Hong Kong’s fiscal policy is not miserly, but it does lack vision
Paul Yip says figures show public expenditure has increased substantially over the past two decades, in line with GDP growth. The problem is that the money has been spent to little effect
Hong Kong has enjoyed more than a decade of budget surpluses. Fiscal reserves are running at a high of nearly US$1 trillion. That would be the envy of many. Should we be proud of this? Unfortunately not, as the amount of fiscal reserves has not converted into something that benefits most people. And there has been little strategic and long-term sustainable development implemented effectively in Hong Kong for the past two decades.
In fact, the government can hardly be said to have been working hard and planning for the massive surpluses. Indeed, John Tsang Chun-wah consistently got the numbers wrong for budget estimates during his tenure as financial secretary. That would have been acceptable if this unanticipated surplus had been channelled better, into long-term development.
However, due to a lack of commitment and policymaking inertia, Hong Kong has missed the chance to develop into a healthier, growing economy. The unanticipated budget surplus has mainly come from larger-than-expected returns from land sales and stamp duties from the property and stock markets. Today, property prices are even more unaffordable and home ownership is beyond the reach of many. The community is paying a high price for the budget surplus.
GDP growth has been around 3-5 per cent but median wage levels have not improved at the same rate. As a result, wealth inequality is widening in Hong Kong. Having a few more billionaires would not be such a concern in Hong Kong if the quality of life was also improving for the majority.
Public expenditure as a share of our gross domestic product has grown substantially, from 16 per cent during colonial times to 20 per cent since 1997. The proportion of social welfare expenditure to total public expenditure has increased from 9 per cent to 15 per cent, or HK$21.7 billion in 1997/98 to HK$80.5 billion in 2017/2018. On the other hand, the proportion of expenditure allocated to education and housing has been decreasing, down from 18 per cent to 16.5 per cent. Education and housing issues have caused much frustration in the community. The number of government-funded tertiary places has not increased much in the past decade, while property prices has skyrocketed by more than 200 per cent.
Watch: Why the Hong Kong government has so much money saved up
Hence, the recent remarks by former Monetary Authority chief Joseph Yam Chi-kwong about Hong Kong’s miserly fiscal philosophy is not quite correct; the government has spent money – expenditure has increased from HK$234.8 billion in 1997/1998 to HK$531.8 billion in 2017/2018, in line with GDP growth.
However, the more important question is how the government has been spending our money. At present, it is ad hoc and not cost-effective. For example, investment in infrastructure for the future is important; it makes strategic sense to invest in railway and road construction, as well as housing redevelopment. And the proportion of infrastructure expenditure has increased, from 14 per cent in 1997/1998 to 18.5 per cent in 2016/2017. However, the mismanagement of projects leading to delays has led to much wastage and inflated the overall costs. The money has been spent but the yields are small. Similarly, the government has spent substantially on welfare but it is creating a group of dependents rather than helping people to become independent.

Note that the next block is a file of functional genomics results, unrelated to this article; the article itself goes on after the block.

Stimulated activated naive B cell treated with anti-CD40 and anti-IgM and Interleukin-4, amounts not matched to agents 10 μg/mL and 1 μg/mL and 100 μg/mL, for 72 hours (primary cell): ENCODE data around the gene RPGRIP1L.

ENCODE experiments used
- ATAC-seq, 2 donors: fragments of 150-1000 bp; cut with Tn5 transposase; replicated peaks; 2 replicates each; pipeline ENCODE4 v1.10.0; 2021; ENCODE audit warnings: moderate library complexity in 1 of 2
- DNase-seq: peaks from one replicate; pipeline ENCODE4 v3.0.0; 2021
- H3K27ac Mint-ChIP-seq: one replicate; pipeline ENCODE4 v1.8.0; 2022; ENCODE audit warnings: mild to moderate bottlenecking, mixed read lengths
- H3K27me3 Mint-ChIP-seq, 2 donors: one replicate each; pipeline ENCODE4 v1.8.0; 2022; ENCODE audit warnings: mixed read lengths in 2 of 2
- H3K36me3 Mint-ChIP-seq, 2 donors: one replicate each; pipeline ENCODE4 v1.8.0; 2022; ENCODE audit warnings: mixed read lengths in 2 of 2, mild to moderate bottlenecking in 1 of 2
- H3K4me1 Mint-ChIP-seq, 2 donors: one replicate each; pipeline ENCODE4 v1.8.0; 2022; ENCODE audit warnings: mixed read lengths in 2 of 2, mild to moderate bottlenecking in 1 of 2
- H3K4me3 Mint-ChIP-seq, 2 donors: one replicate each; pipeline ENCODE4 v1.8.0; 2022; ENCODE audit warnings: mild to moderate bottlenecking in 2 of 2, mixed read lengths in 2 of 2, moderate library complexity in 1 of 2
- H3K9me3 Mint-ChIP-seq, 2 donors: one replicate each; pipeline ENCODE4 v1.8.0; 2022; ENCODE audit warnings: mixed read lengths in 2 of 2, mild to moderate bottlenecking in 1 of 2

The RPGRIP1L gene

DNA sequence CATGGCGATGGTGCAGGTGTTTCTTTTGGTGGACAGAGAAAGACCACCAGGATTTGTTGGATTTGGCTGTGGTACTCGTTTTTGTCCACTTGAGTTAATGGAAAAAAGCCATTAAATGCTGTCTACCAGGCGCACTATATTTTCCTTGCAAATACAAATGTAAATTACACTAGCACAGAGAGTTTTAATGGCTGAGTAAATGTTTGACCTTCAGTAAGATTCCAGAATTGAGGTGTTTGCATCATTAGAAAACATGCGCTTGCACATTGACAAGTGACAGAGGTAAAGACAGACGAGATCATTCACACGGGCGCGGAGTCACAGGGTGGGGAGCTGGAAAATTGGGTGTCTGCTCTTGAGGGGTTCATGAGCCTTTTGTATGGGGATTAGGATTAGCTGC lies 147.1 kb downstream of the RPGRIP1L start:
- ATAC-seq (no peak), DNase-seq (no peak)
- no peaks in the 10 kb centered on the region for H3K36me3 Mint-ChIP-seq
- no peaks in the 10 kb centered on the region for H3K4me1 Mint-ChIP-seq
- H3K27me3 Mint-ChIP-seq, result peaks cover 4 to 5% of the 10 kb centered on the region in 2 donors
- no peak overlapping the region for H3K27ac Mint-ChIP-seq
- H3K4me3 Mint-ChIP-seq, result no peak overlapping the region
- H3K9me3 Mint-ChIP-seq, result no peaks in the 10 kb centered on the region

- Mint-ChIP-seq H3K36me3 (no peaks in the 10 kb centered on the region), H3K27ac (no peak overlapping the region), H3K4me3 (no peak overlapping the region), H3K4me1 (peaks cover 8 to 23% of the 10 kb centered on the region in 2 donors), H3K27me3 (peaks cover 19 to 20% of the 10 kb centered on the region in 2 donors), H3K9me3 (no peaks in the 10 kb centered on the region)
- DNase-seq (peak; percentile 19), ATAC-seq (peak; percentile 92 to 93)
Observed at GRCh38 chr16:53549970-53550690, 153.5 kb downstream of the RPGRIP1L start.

There have been three main problems in our past fiscal philosophy: first, a lack of vision – too much has been spent on short-term projects, with no idea about measuring their effectiveness. Second, ad hoc measures – the government has been more willing to provide funding for non-recurrent expenses, but such a strategy makes it difficult to maintain long-lasting effects. Finally, some decisions have been guided by political considerations, the classic example being the HK$6,000 handout in 2011 to every resident, including those living overseas, rather than focusing on helping those in genuine need.
The government must change its mindset with a commitment to measure the effectiveness of its programmes. For example, there are only minimal savings from outsourcing low-skilled labour in various government services. Yet, it involves at least 60,000 workers. Some have had to apply for a low-income subsidy. Why can’t the government build a better working environment? It would not cost much but would improve the life of 60,000 people and their dependents.
The problem of a rapidly ageing society with a reduction in workforce numbers means public finances must be managed prudently. Thus, strategic spending is required to avoid a structural deficit within a decade, should government expenditure grow in line with historical trends and exceed the rate of GDP or revenue growth on a long-term basis. John Tsang, as financial secretary, proposed a Future Fund to meeting future challenges. However, it is not money we are short of; it is leadership and commitment. We need to create opportunities for all, rather than a few.
John Tsang should know that easy money doesn’t last, and Hong Kong must urgently adapt to new realities
The inertia, lack of coordination and policy commitment within the administration over the past decade has taken Hong Kong nowhere. Let’s hope the new administration can inspire hope and happiness for Hong Kong people by spending our money more wisely.
Paul Yip is chair professor at the Department of Social Work and Social Administration, the University of Hong Kong